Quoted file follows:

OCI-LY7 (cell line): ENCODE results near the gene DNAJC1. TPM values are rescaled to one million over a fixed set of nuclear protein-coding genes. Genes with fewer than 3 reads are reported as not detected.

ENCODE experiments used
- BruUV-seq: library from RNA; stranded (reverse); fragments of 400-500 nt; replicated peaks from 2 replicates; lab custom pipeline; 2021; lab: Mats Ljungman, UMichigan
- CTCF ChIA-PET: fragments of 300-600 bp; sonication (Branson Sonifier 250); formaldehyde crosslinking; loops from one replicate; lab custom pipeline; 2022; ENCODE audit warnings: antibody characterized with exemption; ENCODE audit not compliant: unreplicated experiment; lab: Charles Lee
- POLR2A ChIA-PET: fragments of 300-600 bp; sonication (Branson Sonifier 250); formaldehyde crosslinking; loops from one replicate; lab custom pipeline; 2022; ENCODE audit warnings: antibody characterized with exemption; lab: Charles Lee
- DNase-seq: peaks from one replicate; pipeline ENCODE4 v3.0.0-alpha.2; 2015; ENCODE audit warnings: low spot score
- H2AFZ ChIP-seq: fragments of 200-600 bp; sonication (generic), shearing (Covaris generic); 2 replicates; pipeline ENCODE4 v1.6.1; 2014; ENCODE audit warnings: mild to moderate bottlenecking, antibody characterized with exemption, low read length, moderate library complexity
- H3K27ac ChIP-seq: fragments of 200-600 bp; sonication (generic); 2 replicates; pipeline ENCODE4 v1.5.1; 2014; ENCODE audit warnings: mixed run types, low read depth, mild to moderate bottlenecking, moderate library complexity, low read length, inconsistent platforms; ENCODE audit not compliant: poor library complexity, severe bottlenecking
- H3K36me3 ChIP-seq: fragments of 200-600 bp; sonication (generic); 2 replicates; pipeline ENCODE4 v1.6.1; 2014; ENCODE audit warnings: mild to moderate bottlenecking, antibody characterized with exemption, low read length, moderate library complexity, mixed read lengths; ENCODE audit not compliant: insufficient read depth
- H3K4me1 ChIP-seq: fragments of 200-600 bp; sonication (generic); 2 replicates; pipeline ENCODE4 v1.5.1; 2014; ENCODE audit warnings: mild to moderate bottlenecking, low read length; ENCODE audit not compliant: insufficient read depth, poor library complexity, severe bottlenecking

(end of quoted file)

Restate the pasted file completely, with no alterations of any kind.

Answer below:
OCI-LY7 (cell line): ENCODE results near the gene DNAJC1. TPM values are rescaled to one million over a fixed set of nuclear protein-coding genes. Genes with fewer than 3 reads are reported as not detected.

ENCODE experiments used
- BruUV-seq: library from RNA; stranded (reverse); fragments of 400-500 nt; replicated peaks from 2 replicates; lab custom pipeline; 2021; lab: Mats Ljungman, UMichigan
- CTCF ChIA-PET: fragments of 300-600 bp; sonication (Branson Sonifier 250); formaldehyde crosslinking; loops from one replicate; lab custom pipeline; 2022; ENCODE audit warnings: antibody characterized with exemption; ENCODE audit not compliant: unreplicated experiment; lab: Charles Lee
- POLR2A ChIA-PET: fragments of 300-600 bp; sonication (Branson Sonifier 250); formaldehyde crosslinking; loops from one replicate; lab custom pipeline; 2022; ENCODE audit warnings: antibody characterized with exemption; lab: Charles Lee
- DNase-seq: peaks from one replicate; pipeline ENCODE4 v3.0.0-alpha.2; 2015; ENCODE audit warnings: low spot score
- H2AFZ ChIP-seq: fragments of 200-600 bp; sonication (generic), shearing (Covaris generic); 2 replicates; pipeline ENCODE4 v1.6.1; 2014; ENCODE audit warnings: mild to moderate bottlenecking, antibody characterized with exemption, low read length, moderate library complexity
- H3K27ac ChIP-seq: fragments of 200-600 bp; sonication (generic); 2 replicates; pipeline ENCODE4 v1.5.1; 2014; ENCODE audit warnings: mixed run types, low read depth, mild to moderate bottlenecking, moderate library complexity, low read length, inconsistent platforms; ENCODE audit not compliant: poor library complexity, severe bottlenecking
- H3K36me3 ChIP-seq: fragments of 200-600 bp; sonication (generic); 2 replicates; pipeline ENCODE4 v1.6.1; 2014; ENCODE audit warnings: mild to moderate bottlenecking, antibody characterized with exemption, low read length, moderate library complexity, mixed read lengths; ENCODE audit not compliant: insufficient read depth
- H3K4me1 ChIP-seq: fragments of 200-600 bp; sonication (generic); 2 replicates; pipeline ENCODE4 v1.5.1; 2014; ENCODE audit warnings: mild to moderate bottlenecking, low read length; ENCODE audit not compliant: insufficient read depth, poor library complexity, severe bottlenecking